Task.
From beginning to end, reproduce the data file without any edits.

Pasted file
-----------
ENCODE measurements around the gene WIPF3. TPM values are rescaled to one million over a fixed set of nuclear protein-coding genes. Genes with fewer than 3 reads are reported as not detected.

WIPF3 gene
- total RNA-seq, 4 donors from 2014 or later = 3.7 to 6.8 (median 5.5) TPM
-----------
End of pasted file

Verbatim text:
ENCODE measurements around the gene WIPF3. TPM values are rescaled to one million over a fixed set of nuclear protein-coding genes. Genes with fewer than 3 reads are reported as not detected.

WIPF3 gene
- total RNA-seq, 4 donors from 2014 or later = 3.7 to 6.8 (median 5.5) TPM